Once I landed in India, I thought maybe it’s just a one-time thing that might happen with anyone. So, I reassured myself that I won’t face a similar situation on my way back to Dubai a few days on. But to my surprise, the experience was no different. The flight took off atleast 40 minutes after the right time. Customer Service was as poor and food was as pathetic as on my last trip. That proved that my initial experience wasn’t a one-time event, it’s a regular feature of ‘The Emirates Experience’.

I must point out here, in the end that I rate Jet Airways as much better airlines than Emirates, especially on this route (Dubai-Delhi). Never again am I going to travel by Emirates, atleast not till the time they have something really worthy to offer.

My adventurous trip to India

The trip that was scheduled to be 9 days long, but destined to be 19 days long was the one that I will not forget very soon in my life. For the last about one year since I’ve been outside of India, it’s always been exciting for me to visit India. People who know me, know how passionate I am about being in India and living a pure Punjabi lifestyle. But destiny has written something else for me.

Anyways, coming straight to the point, my journey to India this time was also as exciting for me as it always had been. I wanted to have as much fun as I could. Visiting Delhi gives me the opportunity to meet up with my most beloved cousin, my brother and my girlfriend (What more can you ask for?) But this time was different. It was an official visit and I was supposed to fly back to Dubai on 8th May. I attended the trainings, had loads of fun at Naukuchiatal on the Out-Bound Training part and made many new friends during the journey. But when I reached airport on 8th to catch my flight back to Dubai, I was not allowed to board the flight. Why? Just like that. The Sardar flight official didn’t like my face, I think. 😉

Actually, the thing was that I didn’t have something called ECNR (Emigration Check Not Required) stamp on my passport. For those who don’t know, you need to have this stamp on your passport if you want to travel on Employment Visa, especially to the Middle East. Even after having travelled abroad for three times in last one year, I wasn’t aware about this and nobody even asked me about that. So, obviously I didn’t know. Now, when I was just about to fly, I was being made aware of my passport requirements.  I looked up and down, left and right and wondered what I could do. I couldn’t afford to lose my job just because of this stupid stamp, though that was a very far-fetched thought running in my mind. I called up everyone I knew to check if the ECNR stamp was really so important and so powerful that it can stop me from travelling abroad on employment visa and bringing more foreign currency into the country. Everyone had the same answer – I don’t know. I was asked to head back to the hotel, because in any case it was a Saturday and Indian passport officers have chosen not to work on Saturdays and Sundays throughout the year, though the flights take off even on those days and people like me could face passport issues on public holidays as well.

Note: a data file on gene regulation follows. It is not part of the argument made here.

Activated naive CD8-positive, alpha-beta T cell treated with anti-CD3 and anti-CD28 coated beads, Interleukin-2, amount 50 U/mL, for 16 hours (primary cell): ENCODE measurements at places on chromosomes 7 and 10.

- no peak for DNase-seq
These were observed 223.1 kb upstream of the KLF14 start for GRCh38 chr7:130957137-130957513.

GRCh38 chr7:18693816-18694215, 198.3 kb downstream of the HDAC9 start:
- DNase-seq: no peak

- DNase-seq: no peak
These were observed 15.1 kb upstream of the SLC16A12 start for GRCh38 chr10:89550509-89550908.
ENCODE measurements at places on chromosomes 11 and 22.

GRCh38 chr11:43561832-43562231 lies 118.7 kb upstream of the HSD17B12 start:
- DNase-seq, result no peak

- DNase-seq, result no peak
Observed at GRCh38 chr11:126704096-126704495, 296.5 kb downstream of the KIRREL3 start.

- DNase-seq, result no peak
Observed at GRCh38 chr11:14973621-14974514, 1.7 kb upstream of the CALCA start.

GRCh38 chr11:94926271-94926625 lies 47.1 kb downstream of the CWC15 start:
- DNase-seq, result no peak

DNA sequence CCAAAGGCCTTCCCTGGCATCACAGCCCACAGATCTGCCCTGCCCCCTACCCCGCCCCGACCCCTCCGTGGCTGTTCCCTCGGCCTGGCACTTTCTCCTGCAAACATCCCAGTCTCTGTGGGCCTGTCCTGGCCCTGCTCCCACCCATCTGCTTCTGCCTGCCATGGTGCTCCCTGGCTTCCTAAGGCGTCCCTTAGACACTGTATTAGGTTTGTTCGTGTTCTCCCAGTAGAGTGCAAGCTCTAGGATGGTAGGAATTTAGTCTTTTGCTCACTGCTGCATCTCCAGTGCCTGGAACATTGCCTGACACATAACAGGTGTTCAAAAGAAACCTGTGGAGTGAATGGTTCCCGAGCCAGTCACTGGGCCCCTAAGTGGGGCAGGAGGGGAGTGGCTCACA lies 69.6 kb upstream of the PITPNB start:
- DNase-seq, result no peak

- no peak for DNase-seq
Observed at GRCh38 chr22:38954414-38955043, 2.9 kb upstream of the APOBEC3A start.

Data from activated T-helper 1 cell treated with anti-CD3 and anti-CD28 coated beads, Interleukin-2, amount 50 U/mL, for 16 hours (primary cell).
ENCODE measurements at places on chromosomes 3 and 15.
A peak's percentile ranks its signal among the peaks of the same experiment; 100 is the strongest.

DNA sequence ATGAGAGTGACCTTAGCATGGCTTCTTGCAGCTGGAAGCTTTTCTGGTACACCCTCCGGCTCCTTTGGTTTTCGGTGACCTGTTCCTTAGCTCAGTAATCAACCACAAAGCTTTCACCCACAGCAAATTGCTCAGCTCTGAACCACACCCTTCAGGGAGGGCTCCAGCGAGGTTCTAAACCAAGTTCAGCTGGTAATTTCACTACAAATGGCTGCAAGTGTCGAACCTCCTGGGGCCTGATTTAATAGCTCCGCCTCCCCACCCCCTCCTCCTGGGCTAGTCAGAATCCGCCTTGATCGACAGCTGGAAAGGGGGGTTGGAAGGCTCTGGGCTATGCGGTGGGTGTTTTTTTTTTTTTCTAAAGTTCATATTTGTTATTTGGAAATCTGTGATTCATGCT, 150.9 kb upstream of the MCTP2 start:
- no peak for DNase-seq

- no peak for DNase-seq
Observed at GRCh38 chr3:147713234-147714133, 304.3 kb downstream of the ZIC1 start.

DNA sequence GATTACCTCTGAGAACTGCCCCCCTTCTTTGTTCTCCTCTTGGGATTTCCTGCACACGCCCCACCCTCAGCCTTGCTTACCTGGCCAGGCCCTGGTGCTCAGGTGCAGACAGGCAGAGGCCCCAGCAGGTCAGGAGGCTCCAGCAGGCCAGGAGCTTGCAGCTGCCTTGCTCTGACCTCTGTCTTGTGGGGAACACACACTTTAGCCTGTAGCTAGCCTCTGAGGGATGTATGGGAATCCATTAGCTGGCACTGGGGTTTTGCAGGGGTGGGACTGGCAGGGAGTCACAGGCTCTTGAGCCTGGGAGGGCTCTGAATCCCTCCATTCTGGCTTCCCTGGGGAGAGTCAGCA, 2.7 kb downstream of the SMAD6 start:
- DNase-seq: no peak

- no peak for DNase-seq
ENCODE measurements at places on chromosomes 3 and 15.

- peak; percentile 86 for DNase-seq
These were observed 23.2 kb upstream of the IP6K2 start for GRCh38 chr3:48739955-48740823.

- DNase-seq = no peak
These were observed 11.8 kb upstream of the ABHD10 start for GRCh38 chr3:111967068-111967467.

And the amazing part was that I couldn’t get this stamp done from anywhere else than the place where my passport was issued from which happens to be Amritsar in my case. That was going to be another dreadful experience that I never thought about. I decided to travel home (Faridkot) the same day, pick up my address proof and other certificate copies and leave for Amritsar, early in the morning (4:00 am is too early). My plan was to get the stamping done and the catch the early morning flight (2:40 am is too late to be called too early) to Dubai. But as I said, that was not my fate. After standing in long queue for almost an hour outside the office, in scorching heat of Amritsar, I was allowed to enter the office where again there was a long queue and amazingly, the counter had not yet started working, though it was way past 9:00 am. There I realized for the first time, why people didn’t want to have Indian Passports at all, or even if they had the bad luck to have one, why didn’t they want to get it renewed and instead chose to be citizens of some other country.

Finally, after two and a half hours, when I got to see the face of the person behind the counter, she turned down my application saying that she needs original 10th std. certificate to verify my Date of Birth. I was perplexed by her statement. All through these years, I was told that Passport is the ultimate proof of my identity. Nothing held above this proof. And now this aunty, in her early 50s, was telling me that 10th standard certificate was more authentic than the passport. I tried explaining it to her, showed her my original Employment Visa and my original appointment letter as a Business Consultant (which certainly can’t be given to a person who isn’t 10th standard pass) but my arguments fell on deaf ears. The worst part was that all my original certificates were kept in Dubai and there was no way that I could get them before 3-4 days. But due to pressure by the people standing behind me, I had to leave the queue – sad, disheartened and worried. I reached everyone I could – PA to Passport Officer, Relationship Manager, agents – everyone, but of no use.

In that state of mind, I decided to come back to Delhi and try some other options. I called in the scanned copies of my Income Tax Returns, passbook pages etc etc. I travelled overnight sitting straight on the last seat of PRTC bus, couldn’t sleep for the whole night and reached Gurgaon office early in the morning. The travel desk at my company told me the next day that they’d talked to some agent and he’ll guide me to get a PoE (Protector of Emigrants) stamp which is a temporary provision if you want to fly abroad. And I was happy that this could be done from Delhi itself, because, I don’t know why, I believed that the Delhi Passport Office would be in better condition than Amritsar. After all, Delhi is a metropolitan city and is the capital of our country. So, I went to the PoE office in Jaisalmer House, Man Singh Road, armed with all the copies of my documents, original visa and original appointment letter. But still, fate had something else written for me. PoE office told me that they needed original appointment letter attested by the Indian Embassy in Dubai. And he specifically mentioned that a “fax will not do, we need it in original.” I was angry and worried at the same time. I called up my Dubai office and they asked me to wait till the next day when they’d go and confirm it from Indian Embassy in Dubai. As the luck had it, the India Embassy needed original Employment Visa to attest the appointment letter and the process would’ve taken 4-5 working days which meant I’d b stuck in India for atleast one and a half more weeks. So, it was a complete deadlock.